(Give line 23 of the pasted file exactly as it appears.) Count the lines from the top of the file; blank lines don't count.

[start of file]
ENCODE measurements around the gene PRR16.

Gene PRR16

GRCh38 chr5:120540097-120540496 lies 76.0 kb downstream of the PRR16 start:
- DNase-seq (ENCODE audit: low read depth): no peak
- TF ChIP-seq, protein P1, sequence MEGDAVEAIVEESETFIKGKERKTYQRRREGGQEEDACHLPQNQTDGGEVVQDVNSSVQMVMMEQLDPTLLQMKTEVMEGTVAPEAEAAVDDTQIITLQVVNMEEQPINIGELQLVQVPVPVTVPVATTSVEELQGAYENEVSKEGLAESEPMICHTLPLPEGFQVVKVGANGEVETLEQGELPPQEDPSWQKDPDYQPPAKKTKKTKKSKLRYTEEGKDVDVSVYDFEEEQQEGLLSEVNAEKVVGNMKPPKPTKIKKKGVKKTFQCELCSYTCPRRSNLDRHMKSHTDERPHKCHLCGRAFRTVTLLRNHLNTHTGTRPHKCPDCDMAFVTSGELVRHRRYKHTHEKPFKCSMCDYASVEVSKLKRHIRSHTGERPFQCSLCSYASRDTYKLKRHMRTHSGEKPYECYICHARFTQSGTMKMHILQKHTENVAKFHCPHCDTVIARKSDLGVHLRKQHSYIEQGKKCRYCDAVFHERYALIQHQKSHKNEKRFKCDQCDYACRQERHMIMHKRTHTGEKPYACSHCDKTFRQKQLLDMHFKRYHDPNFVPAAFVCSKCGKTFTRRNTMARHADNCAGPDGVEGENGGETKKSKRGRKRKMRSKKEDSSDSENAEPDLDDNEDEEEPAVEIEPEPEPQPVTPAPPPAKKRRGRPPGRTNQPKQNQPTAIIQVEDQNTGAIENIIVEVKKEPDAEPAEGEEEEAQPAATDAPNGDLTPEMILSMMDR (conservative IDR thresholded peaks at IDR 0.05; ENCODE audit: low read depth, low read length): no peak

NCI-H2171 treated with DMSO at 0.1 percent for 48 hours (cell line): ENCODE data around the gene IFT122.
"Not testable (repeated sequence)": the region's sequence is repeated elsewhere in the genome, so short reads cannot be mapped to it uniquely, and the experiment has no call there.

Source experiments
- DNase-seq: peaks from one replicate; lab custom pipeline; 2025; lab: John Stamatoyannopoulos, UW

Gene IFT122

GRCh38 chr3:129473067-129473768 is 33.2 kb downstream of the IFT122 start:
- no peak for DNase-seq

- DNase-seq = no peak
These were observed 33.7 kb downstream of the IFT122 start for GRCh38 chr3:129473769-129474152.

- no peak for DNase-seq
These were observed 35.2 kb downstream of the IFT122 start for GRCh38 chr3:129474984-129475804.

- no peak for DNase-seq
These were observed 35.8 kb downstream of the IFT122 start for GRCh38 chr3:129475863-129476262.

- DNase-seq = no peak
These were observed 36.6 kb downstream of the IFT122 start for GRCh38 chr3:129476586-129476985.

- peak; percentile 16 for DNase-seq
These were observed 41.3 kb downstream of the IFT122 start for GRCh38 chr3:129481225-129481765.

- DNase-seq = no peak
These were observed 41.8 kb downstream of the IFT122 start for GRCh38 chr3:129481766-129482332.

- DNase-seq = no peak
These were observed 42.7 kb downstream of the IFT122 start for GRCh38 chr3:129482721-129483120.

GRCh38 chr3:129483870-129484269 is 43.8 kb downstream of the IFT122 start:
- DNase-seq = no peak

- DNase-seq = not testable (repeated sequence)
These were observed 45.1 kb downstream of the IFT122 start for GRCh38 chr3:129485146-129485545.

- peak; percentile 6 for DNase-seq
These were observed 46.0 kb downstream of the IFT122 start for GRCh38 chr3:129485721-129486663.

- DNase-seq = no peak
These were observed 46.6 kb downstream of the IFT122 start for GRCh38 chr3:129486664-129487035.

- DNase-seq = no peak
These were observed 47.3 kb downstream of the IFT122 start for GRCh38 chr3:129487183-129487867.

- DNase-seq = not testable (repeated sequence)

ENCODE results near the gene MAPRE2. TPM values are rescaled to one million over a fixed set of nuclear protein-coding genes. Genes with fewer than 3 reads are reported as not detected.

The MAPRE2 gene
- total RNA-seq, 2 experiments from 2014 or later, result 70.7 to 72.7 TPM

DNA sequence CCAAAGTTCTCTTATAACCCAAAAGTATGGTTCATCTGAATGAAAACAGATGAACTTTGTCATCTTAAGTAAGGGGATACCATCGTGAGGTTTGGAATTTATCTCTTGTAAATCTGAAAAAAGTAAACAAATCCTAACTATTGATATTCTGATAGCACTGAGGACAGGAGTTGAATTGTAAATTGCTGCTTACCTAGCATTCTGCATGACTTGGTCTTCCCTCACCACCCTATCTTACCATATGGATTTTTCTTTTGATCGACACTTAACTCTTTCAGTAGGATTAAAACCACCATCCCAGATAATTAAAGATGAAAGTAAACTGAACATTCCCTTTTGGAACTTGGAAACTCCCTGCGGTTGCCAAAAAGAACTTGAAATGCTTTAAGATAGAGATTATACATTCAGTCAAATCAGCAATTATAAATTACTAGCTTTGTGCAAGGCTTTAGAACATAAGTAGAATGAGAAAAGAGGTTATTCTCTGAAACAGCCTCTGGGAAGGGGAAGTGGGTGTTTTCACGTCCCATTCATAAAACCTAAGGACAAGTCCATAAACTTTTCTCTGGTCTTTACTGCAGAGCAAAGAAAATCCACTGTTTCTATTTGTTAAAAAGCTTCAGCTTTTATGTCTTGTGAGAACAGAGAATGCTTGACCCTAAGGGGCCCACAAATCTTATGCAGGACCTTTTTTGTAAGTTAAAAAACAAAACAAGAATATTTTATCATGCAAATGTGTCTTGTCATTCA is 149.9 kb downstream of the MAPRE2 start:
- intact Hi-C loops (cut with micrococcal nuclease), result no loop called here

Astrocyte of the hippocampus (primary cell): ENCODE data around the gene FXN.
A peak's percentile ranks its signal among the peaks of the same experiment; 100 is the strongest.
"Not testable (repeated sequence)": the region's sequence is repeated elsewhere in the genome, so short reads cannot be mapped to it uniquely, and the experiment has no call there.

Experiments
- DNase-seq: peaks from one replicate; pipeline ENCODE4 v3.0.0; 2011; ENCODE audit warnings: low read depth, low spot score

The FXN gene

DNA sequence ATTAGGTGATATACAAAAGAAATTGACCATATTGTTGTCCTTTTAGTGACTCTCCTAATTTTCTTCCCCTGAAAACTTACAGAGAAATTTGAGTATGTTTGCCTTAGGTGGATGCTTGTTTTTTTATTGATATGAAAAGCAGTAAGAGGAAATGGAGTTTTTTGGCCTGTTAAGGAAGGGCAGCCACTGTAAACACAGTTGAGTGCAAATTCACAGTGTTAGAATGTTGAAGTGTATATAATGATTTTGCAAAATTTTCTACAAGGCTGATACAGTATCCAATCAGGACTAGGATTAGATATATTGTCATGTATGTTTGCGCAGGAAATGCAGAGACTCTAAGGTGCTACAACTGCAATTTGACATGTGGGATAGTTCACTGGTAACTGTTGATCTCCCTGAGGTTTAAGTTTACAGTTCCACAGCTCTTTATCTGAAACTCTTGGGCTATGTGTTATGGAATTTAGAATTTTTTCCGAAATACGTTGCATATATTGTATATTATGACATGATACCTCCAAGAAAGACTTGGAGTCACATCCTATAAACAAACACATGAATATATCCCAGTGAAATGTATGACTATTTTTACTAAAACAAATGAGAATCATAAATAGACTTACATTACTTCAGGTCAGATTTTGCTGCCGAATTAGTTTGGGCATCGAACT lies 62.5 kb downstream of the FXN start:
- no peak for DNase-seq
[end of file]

- DNase-seq = no peak